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JT’s #RealT1DLyfe: Channeling the Difficulties of Chronic Disease into a Compassionate Career in Medicine

Living with Type 1 for the last 15 years has been simultaneously absolutely exhausting and a compelling/ continuous opportunity for personal growth and empathy-building with other patients of chronic diseases.

My grandmother came to live with my family when I was seven- in very poor health. Unfortunately, like many living in remote rural settings, she lacked access to routine healthcare, and her diabetes had already begun damaging her nerves, affecting her sight, and impairing her kidney function by the time she was diagnosed. My experience with diabetes became even more personal five years later when my own diagnosis was similarly delayed in rural East Texas.

After earning my BS/ MA in Biology and running track at Baylor University, I moved to California to attend Stanford Medical School, and am currently applying to attend residency in Ophthalmology.*Editor’s Note: JT has just been accepted to the program at Bascom Palmer Eye Institute, congratulations JT!  During medical school, I’ve been able to start a Bay Area running group and training sessions for young and newly diagnosed diabetics to learn to manage their sugars during exercise. I am also a Dexcom Warrior and Lyfebulb Ambassador, and currently conduct research demonstrating how internet search traffic can be used to locate pockets of patients in need of diabetes-related surgical procedures or healthcare, such as diabetic retinopathy screening programs.

We all know how difficult diabetes can make everyday life – as patients, family members, significant others, across the board. Having been a patient dealing with a chronic disease that affects you every minute of every day has definitely given me a unique perspective and empathy for patients that I wish more doctors could experience. It’s very difficult to see the underlying stress, fear, and frustration that accompany a chronic illness like diabetes. In that way, being diabetic has pushed me to become a better physician and I am so grateful that I get to talk with and encourage other diabetics in the hospital regardless of which service I’m working with.

Please don’t hesitate to reach out! Jonathan Tijerina jdt2015@stanford.edu @jonathan.david.tijerina

Optimizing Diet and Exercise as Tools for Managing T1D: Thoughts from an Entrepreneurial Certified Diabetes Educator

Colette finished her Master’s degree in Clinical Nutrition to become a Registered Dietician and a Certified Diabetes Educator. She is also a board-certified Sports Dietician, inspired by her former career in professional bodybuilding.

I have been living with Type 1 diabetes since 1984, signifying 35 years with the disease. I have watched some of my dreams come true including the Dexcom G6, a better basal insulin (Tresiba) and a noninvasive way to take insulin, Afrezza.  I understand the physiologic benefit to being on an insulin pump, especially those that DIY close loop their pumps and have basal modulation to help keep blood sugars in range, even if you don’t quite get the carb counting correct.

My issue with wearing all these devices comes with being a professional athlete.  Although I don’t compete anymore, I still try to live my life around a bodybuilding lifestyle, which means going to the gym five to six times per week.  I never liked being attached to a pump and having to find that perfect spot to put your infusion site.  I wear a weight belt when I train, which rules out my entire midsection, leaving only my right and left glute and outer thighs.  That didn’t work too well for me and I developed severe lipohypertrophy. Now, Afrezza and Tresiba offer me more freedom with much less worry around low blood sugar due to its fast in / fast out absorption.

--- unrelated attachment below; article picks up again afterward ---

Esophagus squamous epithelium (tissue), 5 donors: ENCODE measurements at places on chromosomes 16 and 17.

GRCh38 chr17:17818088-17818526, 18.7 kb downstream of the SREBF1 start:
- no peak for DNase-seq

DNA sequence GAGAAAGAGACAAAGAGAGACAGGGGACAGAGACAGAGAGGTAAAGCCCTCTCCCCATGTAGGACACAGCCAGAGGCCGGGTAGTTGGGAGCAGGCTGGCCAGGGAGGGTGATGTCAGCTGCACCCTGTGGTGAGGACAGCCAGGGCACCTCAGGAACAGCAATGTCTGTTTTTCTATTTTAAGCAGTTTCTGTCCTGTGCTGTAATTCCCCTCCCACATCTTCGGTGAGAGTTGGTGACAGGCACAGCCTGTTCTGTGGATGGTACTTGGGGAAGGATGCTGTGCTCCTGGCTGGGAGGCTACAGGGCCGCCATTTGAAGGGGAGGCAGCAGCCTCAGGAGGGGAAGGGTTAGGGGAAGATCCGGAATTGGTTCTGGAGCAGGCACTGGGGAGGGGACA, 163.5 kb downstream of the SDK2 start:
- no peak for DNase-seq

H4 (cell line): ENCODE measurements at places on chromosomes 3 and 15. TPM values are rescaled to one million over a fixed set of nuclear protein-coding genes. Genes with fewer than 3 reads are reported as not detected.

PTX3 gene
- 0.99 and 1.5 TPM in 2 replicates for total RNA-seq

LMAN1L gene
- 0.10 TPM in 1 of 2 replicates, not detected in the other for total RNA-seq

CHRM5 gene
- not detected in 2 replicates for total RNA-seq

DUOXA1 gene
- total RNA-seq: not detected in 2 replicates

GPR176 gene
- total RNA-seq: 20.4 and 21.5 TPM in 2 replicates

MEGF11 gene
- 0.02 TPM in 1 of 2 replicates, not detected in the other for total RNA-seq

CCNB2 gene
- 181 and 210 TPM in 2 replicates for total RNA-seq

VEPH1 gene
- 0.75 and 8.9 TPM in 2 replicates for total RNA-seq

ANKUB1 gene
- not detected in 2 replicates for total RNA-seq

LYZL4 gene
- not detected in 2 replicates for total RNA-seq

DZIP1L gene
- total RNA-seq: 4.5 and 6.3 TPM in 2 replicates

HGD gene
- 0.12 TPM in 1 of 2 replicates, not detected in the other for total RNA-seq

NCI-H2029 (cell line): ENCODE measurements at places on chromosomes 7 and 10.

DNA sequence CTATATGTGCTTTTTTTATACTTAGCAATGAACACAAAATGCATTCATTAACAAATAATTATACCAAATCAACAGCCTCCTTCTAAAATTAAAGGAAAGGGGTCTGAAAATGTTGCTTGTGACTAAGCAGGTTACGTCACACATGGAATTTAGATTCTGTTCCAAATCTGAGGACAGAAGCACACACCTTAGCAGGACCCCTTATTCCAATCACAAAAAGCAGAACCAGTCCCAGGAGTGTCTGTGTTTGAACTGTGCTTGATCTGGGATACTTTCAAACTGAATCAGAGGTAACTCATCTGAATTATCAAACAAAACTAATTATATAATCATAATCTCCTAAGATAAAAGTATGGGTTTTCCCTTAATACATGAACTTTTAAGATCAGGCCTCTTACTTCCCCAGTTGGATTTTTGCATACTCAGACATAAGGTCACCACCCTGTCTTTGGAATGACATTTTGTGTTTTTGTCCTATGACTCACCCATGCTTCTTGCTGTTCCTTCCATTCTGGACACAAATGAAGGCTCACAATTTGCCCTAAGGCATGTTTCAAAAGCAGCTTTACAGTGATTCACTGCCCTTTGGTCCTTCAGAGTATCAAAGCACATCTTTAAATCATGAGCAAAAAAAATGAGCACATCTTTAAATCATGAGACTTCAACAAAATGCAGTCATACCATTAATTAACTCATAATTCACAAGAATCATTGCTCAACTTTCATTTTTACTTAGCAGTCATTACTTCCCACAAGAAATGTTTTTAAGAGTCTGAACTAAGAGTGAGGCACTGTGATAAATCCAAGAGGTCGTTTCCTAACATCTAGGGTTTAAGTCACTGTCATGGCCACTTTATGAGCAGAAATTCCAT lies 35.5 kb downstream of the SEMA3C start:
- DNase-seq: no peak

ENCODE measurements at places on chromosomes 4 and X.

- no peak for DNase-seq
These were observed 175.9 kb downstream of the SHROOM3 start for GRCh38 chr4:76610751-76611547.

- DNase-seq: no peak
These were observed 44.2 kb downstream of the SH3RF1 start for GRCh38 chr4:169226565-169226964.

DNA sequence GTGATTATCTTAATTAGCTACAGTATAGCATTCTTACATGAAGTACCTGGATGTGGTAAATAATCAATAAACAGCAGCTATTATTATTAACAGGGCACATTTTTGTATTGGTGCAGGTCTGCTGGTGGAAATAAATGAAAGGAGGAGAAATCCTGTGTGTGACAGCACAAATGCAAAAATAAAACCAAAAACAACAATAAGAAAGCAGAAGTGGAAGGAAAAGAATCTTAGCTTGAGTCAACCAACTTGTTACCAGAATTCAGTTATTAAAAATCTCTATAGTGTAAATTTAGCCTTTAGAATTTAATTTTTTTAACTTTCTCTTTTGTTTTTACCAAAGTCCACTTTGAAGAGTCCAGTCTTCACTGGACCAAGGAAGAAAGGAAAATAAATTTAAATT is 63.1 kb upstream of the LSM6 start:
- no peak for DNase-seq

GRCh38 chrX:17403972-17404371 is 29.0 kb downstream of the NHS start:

While waiting for advances in T1D management, I have found that the best advice is to minimize the amount of insulin you need to inject before each meal and maximize your insulin sensitivity so that you don’t require that much basal insulin.  It is also crucial to keep in mind that the more carbs you eat, the more basal insulin you will need.  Insulin is NOT predictable, especially the injected, rapid-acting insulins.  In order to perfectly time them, you really need to inject 20-30 minutes before you eat in order to match up the peak of the food with the peak of the insulin.  To manage this difficulty more effectively, try to have your blood sugar < 100 mg/dl before eating.  That way, you have less insulin resistance.  It is also important to differentiate between the two sources of glucose when a person with diabetes eats – liver glucose and food glucose.  The best approach is NOT a keto diet because it is too difficult to sustain long term and, quite frankly, who wants to eat all that fat!  A true keto diet is comprised of 70% fat. We need more antioxidants and micronutrients than what can fit in the remaining 30%.  My T1D management diet philosophy includes high protein, moderate healthy fats and high fiber carbs such as legumes, vegetables, bean pastas, low carb wraps, spaghetti squash/acorn squash/butternut squash, and artichokes. Keeping the fiber high offsets how quickly carbohydrates turn to sugar, thereby giving insulin time to work and suppress the liver from producing glucose. It also allows for more variety in one’s diet and the one thing that the ketogenic diet lacks: fiber.  I have been following this diet throughout my competition years and continue to do so now.  This is not a fad diet, but instead a way of life and approaching food choices.  Understanding the unpredictability of insulin, we can infer that the more we need to take it, the more unpredictable it becomes. Optimizing diet as a tool is simple: eat the foods that require less insulin to ensure greater predictability and better blood sugar control.